Dominant explanations of young people's health risk behaviours echo essentialist notions of perceived invulnerability and risk misperception. Rural youth, however, are considered particularly "at-risk". In this paper I argue for a need to challenge rural youth discourses, as they can have counterproductive implications.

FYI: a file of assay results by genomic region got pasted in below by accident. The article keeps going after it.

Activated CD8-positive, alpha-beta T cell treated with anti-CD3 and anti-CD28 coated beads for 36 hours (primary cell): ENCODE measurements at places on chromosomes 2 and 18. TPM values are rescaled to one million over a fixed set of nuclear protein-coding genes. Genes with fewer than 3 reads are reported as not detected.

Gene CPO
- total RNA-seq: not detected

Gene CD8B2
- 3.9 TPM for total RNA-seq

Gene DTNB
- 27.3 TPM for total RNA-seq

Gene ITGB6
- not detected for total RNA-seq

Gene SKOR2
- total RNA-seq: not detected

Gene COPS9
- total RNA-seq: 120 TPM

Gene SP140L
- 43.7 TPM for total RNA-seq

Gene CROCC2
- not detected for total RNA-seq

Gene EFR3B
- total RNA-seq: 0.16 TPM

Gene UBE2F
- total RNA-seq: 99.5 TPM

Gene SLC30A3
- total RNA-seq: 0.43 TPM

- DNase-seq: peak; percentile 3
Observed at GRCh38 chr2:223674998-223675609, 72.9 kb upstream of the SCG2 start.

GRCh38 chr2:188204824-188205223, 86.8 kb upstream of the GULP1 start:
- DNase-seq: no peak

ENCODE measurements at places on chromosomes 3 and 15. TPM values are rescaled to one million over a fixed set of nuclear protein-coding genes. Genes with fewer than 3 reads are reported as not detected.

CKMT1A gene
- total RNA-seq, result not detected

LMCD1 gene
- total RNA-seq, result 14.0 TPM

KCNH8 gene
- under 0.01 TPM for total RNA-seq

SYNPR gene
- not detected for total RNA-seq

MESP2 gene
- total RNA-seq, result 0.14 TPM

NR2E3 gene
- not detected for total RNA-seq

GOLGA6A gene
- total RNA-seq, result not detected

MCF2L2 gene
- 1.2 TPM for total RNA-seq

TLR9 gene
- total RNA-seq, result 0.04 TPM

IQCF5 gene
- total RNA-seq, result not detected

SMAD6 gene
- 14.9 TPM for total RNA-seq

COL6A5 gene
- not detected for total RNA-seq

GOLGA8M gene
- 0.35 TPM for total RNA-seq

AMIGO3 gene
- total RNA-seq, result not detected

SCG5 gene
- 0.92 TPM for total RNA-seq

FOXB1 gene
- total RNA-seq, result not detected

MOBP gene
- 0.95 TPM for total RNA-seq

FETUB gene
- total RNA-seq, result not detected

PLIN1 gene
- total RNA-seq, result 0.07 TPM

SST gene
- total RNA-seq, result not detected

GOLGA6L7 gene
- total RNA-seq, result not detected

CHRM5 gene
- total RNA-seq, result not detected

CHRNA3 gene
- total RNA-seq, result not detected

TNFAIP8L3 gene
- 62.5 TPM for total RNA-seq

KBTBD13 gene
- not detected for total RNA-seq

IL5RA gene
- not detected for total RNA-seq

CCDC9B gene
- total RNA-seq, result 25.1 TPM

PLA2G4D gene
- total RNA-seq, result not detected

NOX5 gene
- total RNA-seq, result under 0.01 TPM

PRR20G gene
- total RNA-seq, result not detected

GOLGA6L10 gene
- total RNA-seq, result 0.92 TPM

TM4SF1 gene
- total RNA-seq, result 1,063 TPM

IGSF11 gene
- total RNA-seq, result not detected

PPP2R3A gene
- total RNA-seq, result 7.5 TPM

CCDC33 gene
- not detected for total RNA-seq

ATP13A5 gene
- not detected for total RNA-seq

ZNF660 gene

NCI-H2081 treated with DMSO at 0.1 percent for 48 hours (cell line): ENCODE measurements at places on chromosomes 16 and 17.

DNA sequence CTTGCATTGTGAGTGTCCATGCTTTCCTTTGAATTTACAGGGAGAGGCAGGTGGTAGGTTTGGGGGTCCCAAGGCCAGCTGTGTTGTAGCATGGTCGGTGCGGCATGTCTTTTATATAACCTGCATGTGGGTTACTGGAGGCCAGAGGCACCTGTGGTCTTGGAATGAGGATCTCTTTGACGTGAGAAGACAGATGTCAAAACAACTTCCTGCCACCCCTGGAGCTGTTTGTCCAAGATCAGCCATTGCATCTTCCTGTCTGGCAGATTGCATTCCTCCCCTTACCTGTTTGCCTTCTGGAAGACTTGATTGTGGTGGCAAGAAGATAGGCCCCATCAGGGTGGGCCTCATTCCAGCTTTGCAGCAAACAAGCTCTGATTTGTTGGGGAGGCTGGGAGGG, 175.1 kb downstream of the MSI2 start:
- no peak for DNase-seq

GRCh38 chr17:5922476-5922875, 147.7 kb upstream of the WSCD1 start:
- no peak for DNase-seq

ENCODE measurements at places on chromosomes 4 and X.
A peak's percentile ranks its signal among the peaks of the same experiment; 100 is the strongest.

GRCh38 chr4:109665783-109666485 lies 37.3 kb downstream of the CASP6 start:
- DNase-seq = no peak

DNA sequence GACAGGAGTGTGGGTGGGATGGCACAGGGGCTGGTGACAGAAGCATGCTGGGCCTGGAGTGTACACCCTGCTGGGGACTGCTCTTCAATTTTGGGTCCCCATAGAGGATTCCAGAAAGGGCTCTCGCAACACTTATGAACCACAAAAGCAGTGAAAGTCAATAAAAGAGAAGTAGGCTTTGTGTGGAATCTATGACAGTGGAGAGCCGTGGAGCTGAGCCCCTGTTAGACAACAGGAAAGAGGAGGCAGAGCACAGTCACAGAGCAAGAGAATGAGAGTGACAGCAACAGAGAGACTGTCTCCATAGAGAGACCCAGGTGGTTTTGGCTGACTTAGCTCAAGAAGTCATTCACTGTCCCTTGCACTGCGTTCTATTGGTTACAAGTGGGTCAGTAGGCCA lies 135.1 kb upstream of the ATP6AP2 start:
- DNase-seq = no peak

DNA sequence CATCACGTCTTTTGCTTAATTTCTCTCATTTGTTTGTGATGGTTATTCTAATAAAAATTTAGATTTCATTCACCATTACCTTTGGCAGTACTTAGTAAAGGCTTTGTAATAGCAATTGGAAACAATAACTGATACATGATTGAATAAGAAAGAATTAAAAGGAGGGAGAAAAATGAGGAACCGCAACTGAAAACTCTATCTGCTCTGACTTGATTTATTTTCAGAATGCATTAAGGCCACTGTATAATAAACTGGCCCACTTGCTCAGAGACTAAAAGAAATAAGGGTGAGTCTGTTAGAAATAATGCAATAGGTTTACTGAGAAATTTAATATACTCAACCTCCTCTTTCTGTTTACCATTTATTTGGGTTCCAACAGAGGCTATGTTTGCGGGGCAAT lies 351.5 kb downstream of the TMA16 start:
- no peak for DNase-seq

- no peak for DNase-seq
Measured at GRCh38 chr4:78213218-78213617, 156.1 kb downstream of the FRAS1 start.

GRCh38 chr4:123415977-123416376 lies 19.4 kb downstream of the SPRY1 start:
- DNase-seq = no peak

To evidence this need I draw on interview data from research that examined sexual (and other) risk perceptions among young rural Tasmanians. Findings revealed that participants were aware of rural youth stereotypes and often sought to distinguish themselves from these; were cognisant of their susceptibility to risk; and employed particular strategies to reduce the risks they faced. While these strategies are not perfect or foolproof, they nonetheless signify young people's efforts to mitigate health risks. It is important to recognise this.